Move away from hyperconnection and give us a space for peace and privacy: this is what these new constructions seek. The hour of contemplative architecture has come to live in silence.
We explore the new architecture, designed to live in silence. A new architectural order with a great symbolic charge is gaining prominence. Halfway between the dictates of Zen and sacred buildings, this 21st century minimalism seeks, beyond a refined aesthetic, to give a deeper meaning to nudity. He already has great followers.
John Pawson, who embraced this mute creed back in the 80’s in his first buildings, preaches by example. His house in London also reflects his brief and reductionist proclamation, an apparent simplicity where visual tranquility reigns. Architects like Vincent Van Duysen have followed his trail with their own and unmistakable style. “It’s about removing layers and reaching the heart to achieve the maximum of authenticity, simplicity and purity. I seek to create an unexpected emotional connection with the spaces and achieve a sense of well-being and contemplation in its inhabitants, “explains the Belgian.
Another example is Villa K from Studio KO, half an hour from Marrakech. The emptiness is transcendental. Here, nothing merges with nothing, inside and outside live together in full communion. In art, emptiness has been used as a vehicle of expression. Architecture uses it, too, as a metaphor. In projects such as those created by the Portuguese studio Aires Mateus, it is particularly relevant. His House in Leiria proves it: a house with a traditional approach whose peculiarity lies in the fact that private areas are located below ground level, around a central hole. The bedrooms have private patios to increase privacy and privacy.
These constructive temples, whether public or private, are conceived with a clear contemplative vocation and, as it could not be otherwise, come from the hand of a delicate interior design and twinned with emptiness, a staging based on the least is much more. Falling in the cold or inhospitable would be easy, but the purpose is just the opposite: to create a feeling of welcome and recollection. For this, the noble and warm materials, the polished surfaces, the indirect lights and the monocolour textiles are the perfect allies. “Monochromia induces relaxation, meditation and fantasy. As architects, we give priority to a single material (all of stone, all of cement …) and that usually leads to a single tone or a unique chromatic range, “says Studio KO.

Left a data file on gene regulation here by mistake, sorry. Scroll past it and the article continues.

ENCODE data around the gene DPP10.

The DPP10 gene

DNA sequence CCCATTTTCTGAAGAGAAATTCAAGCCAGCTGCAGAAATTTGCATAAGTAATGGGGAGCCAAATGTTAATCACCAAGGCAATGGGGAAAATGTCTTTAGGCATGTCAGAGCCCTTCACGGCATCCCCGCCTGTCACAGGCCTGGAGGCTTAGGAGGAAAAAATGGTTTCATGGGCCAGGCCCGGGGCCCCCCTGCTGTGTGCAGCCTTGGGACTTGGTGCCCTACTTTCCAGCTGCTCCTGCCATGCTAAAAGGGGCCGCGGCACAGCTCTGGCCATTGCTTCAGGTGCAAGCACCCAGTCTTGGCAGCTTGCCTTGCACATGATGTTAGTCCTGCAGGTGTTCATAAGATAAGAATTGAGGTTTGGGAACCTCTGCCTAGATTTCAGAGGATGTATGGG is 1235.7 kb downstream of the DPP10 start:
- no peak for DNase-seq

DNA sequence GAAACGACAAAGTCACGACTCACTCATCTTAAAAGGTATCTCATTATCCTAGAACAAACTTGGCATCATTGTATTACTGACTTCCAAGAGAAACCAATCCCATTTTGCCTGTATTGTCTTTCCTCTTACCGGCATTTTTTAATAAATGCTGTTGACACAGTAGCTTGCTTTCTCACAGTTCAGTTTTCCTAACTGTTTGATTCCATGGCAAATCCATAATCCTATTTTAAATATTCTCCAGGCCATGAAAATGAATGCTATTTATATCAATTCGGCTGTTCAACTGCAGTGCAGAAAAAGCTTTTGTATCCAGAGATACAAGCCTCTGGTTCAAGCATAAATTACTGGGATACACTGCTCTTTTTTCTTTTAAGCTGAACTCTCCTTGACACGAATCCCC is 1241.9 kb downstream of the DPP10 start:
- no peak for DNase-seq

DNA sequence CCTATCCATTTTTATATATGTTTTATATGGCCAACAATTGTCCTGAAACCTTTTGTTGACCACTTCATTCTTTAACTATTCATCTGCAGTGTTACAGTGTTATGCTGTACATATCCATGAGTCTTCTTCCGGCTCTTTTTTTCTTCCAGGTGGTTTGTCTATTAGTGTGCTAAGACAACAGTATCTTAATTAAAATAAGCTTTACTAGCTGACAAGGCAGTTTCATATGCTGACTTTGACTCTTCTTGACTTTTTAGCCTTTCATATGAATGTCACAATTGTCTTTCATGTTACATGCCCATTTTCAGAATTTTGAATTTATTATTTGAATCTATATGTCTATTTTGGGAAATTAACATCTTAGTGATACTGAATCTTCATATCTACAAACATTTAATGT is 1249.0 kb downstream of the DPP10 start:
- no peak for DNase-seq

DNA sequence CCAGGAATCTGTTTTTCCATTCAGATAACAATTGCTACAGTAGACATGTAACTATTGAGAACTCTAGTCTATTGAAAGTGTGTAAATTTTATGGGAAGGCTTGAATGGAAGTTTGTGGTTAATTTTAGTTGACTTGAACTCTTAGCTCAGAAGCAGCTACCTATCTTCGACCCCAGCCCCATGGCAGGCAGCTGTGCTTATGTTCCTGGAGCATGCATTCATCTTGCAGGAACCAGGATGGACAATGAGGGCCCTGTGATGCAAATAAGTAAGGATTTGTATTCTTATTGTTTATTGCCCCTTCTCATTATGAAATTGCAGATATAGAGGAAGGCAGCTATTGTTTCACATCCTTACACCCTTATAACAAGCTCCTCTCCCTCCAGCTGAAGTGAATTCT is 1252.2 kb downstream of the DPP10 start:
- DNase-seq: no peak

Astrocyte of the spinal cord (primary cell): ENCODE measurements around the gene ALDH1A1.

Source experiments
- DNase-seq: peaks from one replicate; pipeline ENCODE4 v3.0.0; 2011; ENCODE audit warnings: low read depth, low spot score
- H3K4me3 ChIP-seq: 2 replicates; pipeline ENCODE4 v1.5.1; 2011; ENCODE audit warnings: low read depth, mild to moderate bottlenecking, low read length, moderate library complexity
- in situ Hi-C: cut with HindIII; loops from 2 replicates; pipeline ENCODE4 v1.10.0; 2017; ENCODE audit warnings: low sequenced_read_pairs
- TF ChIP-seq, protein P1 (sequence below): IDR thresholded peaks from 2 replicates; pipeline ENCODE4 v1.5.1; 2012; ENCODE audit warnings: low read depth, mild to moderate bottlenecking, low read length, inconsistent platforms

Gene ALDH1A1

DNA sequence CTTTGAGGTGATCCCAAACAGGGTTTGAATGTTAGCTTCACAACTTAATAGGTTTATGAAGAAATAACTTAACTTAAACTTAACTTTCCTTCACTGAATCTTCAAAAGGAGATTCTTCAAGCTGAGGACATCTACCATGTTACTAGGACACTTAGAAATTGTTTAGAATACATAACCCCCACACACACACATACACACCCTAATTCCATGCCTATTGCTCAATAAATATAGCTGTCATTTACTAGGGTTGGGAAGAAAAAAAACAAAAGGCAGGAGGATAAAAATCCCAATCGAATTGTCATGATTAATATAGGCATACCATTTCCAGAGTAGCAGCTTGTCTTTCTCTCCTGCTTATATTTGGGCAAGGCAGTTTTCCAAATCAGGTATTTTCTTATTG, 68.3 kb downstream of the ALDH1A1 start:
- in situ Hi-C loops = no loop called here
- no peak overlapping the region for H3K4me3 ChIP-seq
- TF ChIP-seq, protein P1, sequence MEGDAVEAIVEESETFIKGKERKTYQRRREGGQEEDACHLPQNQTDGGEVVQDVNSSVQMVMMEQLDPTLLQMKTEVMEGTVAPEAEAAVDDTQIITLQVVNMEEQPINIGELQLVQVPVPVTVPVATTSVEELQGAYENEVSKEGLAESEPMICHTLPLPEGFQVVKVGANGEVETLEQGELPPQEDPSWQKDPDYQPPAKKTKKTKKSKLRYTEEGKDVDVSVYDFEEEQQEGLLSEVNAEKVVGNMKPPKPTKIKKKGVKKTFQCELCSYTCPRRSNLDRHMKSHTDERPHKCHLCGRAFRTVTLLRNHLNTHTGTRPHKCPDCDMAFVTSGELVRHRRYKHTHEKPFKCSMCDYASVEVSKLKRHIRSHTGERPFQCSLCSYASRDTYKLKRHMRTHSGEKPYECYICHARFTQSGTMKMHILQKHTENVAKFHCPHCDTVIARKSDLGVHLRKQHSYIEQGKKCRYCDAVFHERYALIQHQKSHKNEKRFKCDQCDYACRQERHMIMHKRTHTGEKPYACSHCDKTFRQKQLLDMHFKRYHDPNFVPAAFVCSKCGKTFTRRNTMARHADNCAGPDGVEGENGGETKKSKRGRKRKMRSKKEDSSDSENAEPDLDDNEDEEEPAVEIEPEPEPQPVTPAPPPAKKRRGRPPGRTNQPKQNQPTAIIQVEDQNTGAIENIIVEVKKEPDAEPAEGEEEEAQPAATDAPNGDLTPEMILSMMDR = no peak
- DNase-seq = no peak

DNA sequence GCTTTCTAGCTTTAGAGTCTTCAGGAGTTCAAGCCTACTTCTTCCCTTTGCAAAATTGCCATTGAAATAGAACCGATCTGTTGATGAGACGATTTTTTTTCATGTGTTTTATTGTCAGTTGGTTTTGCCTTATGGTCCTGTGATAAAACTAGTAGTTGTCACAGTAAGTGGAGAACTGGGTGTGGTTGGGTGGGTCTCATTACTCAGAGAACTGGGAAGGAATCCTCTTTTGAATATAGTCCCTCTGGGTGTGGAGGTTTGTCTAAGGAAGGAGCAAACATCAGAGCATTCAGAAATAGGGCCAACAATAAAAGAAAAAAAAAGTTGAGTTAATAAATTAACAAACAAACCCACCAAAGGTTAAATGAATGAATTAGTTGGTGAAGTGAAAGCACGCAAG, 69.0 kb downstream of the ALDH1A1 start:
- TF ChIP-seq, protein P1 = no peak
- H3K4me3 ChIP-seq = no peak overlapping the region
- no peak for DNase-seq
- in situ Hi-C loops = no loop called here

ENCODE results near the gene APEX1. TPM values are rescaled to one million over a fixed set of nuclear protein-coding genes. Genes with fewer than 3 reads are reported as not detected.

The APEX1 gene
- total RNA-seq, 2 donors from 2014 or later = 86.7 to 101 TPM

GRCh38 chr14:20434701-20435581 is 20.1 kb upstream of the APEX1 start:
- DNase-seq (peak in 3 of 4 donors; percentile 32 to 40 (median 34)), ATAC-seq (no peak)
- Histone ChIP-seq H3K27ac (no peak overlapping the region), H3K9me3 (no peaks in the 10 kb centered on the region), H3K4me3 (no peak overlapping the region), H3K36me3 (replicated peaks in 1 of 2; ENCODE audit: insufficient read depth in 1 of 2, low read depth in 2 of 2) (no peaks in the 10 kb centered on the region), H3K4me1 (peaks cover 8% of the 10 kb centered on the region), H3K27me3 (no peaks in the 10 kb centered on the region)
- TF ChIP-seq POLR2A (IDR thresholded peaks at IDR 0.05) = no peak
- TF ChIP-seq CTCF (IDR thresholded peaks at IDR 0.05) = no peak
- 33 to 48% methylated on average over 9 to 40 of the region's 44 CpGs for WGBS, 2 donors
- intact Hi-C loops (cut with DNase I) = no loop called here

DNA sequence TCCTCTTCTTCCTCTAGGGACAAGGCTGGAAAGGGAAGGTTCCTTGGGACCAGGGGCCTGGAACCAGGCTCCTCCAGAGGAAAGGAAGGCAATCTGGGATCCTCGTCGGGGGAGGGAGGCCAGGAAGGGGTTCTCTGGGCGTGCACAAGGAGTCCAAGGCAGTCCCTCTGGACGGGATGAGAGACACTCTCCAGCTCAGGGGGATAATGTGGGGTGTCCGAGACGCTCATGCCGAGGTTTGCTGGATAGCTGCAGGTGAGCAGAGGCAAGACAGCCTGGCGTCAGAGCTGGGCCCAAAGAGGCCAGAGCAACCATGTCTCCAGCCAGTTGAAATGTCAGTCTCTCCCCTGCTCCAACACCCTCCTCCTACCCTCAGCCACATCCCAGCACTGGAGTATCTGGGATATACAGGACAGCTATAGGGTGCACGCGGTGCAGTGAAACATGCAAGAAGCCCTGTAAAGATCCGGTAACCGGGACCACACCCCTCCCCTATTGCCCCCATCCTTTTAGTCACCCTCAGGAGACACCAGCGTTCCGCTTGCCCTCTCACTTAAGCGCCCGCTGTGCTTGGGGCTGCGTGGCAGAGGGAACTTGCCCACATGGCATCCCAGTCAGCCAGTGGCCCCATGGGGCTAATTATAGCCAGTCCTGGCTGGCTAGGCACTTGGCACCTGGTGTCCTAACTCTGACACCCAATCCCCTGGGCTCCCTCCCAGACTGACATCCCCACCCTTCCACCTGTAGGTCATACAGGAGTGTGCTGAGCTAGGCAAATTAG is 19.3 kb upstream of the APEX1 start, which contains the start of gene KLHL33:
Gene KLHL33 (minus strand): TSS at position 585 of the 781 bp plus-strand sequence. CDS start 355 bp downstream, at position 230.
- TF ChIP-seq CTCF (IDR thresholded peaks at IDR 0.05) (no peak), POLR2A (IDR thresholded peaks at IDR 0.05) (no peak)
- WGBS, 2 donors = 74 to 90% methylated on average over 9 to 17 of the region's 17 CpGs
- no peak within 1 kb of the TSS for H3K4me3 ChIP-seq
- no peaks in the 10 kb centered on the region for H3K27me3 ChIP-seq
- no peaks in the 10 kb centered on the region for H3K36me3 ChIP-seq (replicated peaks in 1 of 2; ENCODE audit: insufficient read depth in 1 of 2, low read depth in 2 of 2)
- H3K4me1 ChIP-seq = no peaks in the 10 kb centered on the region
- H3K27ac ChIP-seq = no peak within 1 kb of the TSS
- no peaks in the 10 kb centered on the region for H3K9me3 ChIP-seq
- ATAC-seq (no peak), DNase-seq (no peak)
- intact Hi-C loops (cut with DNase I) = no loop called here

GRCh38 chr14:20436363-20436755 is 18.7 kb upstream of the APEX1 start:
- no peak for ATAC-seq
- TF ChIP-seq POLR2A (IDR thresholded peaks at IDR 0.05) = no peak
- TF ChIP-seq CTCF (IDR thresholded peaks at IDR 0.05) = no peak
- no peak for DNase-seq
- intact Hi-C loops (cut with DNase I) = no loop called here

A new order and balance are imposed, the result of eliminating the superfluous to create atmospheres devoid of decoration, where the eye does not stumble, where there is no distraction. “From the Japanese Zen concept to Thoreau’s search for simplicity, minimal life has always offered a sense of liberation, an opportunity to be in touch with the essence of existence rather than being distracted by the trivial,” says Pawson. The vocation of transcendence is evident in the words of Alberto Campo Baeza when referring to his project Casa Infinito, facing the Atlantic: “As a Greek poet would say, this house is a true temenos, the place where, according to mythology, the gods They meet with men.”
In the vicinity of the divine are also two hotels as different from each other as similar. One, Amangiri, in the bare heart of Utah and conceived as an oasis of peace that embraces and literally bathes the sacred mountains of Canyon Point. In fact, his name, Mountain in peace, is quite a declaration of intentions. The other, L’Hôtel Fontevraud, recovers and updates a royal abbey from more than a thousand years ago. Those responsible for its design, the duo formed by Patrick Jouin and Sanjit Manku, were clear about the approach to this imposing challenge: “We wanted to capture the essence of this historic place from its monastic austerity to create a space that gave wings to the senses of those who Visit him. ”
Undoubtedly, some good readings in which to immerse themselves in these lodgings would be Read nothing in here, by the conceptual artist Seema Sharma, and Goodbye, things, by Fumio Sasaki. The first, dedicated to all meanings of nothing, and the second, a radical manifesto willing to make us understand that with less things you live better. Apparently, the philosopher and mathematician Blaise Pascal was not misguided when he said: “The problems of the human being derive from his inability to sit alone with himself in a quiet room”. Surely the inhabitants of these architectures do not have that existential problem.